Time limits are a much maligned bit of game design. A single level with a race against time is fine, Halo's final warthog run or Call of Duty Modern Warfare's desperate fight through a nuclear silo. But turn that into a whole game? People still argue over The Legend of Zelda: Majora's Mask and Dead Rising. The creeping pressure is quite the stress, and finding a balance that still pays off people's potentially lengthy investment should they fail to meet certain actions in time is evidently not easy. Minit's solution is right there in the name and it's magic.

Minit has a time limit, at the end of which you will die and lose your progress through the game's world. Some things are kept but you'll be starting from the last bed you slept in. What makes it work? You're only sent back a mere minute in time. That sharp focus and tiny scale turns the time limit from just an obstacle and into a way to actively encourage the player. 60 seconds isn't much to lose and so instead of a frustration, it's a prompt to do things better, quicker and smarter next time. It pushes you to really engage with the world because, when every second counts, you've got to find every shortcut, every exploit and get very good at taking out or avoiding enemies. That self-imposed limit means the designers have to fill every space, every single screen with things to do as players will return again and again. Density over vastness.

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It's a bit of a beauty, too.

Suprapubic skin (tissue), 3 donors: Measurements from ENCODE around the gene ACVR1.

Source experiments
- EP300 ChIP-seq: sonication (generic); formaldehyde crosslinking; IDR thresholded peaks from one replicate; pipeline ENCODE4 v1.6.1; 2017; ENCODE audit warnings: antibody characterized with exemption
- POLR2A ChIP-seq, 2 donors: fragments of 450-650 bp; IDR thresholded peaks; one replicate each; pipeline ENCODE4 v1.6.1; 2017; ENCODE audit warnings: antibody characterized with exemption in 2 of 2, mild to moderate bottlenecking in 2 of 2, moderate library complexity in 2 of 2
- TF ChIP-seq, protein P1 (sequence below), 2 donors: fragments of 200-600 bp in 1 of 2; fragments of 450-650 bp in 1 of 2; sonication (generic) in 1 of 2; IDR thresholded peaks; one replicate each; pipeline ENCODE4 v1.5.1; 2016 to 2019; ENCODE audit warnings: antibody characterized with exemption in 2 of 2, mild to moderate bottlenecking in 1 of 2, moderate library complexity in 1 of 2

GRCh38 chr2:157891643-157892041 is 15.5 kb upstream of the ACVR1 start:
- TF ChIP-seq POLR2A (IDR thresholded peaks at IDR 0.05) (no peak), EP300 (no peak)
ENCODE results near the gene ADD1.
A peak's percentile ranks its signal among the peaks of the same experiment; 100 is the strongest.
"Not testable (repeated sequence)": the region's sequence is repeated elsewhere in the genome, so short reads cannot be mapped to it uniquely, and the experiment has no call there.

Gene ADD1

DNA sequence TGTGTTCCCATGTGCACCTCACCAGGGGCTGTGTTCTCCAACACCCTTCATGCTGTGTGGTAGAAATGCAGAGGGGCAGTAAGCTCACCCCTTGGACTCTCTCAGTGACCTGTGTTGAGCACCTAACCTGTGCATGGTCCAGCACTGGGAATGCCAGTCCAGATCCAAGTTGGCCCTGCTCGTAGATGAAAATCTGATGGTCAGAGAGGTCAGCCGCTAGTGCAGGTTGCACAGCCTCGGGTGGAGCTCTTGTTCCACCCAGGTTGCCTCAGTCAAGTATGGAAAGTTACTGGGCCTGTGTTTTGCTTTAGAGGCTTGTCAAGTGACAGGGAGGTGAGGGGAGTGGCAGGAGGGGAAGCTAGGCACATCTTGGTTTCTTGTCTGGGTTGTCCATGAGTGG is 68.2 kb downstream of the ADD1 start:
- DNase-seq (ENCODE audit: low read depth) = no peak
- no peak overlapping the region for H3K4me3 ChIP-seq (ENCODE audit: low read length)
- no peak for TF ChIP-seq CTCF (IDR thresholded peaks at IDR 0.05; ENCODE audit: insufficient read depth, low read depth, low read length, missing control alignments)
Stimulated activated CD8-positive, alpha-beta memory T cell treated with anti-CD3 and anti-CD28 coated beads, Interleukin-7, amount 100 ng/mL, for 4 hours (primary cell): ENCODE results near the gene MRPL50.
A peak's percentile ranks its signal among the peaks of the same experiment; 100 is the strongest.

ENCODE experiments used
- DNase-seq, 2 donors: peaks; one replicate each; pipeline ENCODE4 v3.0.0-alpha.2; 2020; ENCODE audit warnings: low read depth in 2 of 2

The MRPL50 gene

This mechanic highlights so many of the problems in other game worlds, especially open worlds. Some games are so big, and yet we engage with such a small percentage of their space in a meaningful way. When time isn't an obstacle, why not have miles and miles of samey fields? "More is better" is such a common characteristic of big budget titles and the result is big spaces, filled with repetitive content and scarcely anything memorable. Our interactions with so many gaming worlds is passive. Even when they're pretty enough to make us stop and snap a screenshot we're still not learning them or unravelling them. They just want to get us to the next item on a checklist.

Game's don't need to have time limits as a solution of course. Dark Souls does it all the same with its bonfires, forcing you think about your place in that world and the progress you make with each failure.

Limitations are important: they force us to get creative. And that's true of game designers as well as players. To impose restrictions on yourself, push you outside your comfort zone and try to engage more clearly with what you're doing. The demand for these huge games comes from players, though, and so I'd encourage you to try Minit. See how clever games can be when they're not trying to stretch their resources to create another Grand Theft Auto behemoth. Maybe we can let big studios know that it's okay to make small things.

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Sam Greer

Sam Greer

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Sam Greer is a freelance writer, loud Scot and one of only three Lightning Returns fans. She covers a wide range of topics but likes to champion games that do things a little differently.

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